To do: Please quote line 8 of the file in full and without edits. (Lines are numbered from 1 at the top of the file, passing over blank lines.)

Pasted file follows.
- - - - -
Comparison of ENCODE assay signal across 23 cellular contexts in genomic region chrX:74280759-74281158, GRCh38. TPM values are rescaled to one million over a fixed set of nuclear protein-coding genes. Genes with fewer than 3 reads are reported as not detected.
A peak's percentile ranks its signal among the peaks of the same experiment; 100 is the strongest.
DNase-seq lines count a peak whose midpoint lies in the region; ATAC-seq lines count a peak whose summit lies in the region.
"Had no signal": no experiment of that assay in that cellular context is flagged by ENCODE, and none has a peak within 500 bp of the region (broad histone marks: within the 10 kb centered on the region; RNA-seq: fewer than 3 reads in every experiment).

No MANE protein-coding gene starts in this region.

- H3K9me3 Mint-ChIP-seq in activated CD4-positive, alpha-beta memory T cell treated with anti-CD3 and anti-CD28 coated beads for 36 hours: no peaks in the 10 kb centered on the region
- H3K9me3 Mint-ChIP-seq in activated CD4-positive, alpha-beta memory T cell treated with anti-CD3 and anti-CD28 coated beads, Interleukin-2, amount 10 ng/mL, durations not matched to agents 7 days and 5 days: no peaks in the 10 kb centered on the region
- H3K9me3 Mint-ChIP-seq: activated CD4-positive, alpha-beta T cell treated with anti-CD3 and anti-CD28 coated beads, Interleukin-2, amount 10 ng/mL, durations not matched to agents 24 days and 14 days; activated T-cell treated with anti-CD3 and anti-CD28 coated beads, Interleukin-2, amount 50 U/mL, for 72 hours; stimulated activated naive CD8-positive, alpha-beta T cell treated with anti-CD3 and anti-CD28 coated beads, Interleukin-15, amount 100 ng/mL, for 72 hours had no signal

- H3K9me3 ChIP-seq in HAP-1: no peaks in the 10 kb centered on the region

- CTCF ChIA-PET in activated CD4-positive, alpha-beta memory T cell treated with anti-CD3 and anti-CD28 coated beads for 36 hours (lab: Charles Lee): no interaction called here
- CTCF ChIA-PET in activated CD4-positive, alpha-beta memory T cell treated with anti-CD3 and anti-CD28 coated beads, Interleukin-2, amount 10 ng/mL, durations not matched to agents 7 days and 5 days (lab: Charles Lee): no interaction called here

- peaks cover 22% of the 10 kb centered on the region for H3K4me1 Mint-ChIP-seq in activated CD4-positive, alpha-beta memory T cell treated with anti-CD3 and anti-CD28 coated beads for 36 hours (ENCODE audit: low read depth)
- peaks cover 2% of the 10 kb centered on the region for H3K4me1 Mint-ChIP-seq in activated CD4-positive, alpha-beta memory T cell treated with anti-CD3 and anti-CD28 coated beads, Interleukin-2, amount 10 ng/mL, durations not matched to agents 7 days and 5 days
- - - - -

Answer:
- H3K9me3 Mint-ChIP-seq: activated CD4-positive, alpha-beta T cell treated with anti-CD3 and anti-CD28 coated beads, Interleukin-2, amount 10 ng/mL, durations not matched to agents 24 days and 14 days; activated T-cell treated with anti-CD3 and anti-CD28 coated beads, Interleukin-2, amount 50 U/mL, for 72 hours; stimulated activated naive CD8-positive, alpha-beta T cell treated with anti-CD3 and anti-CD28 coated beads, Interleukin-15, amount 100 ng/mL, for 72 hours had no signal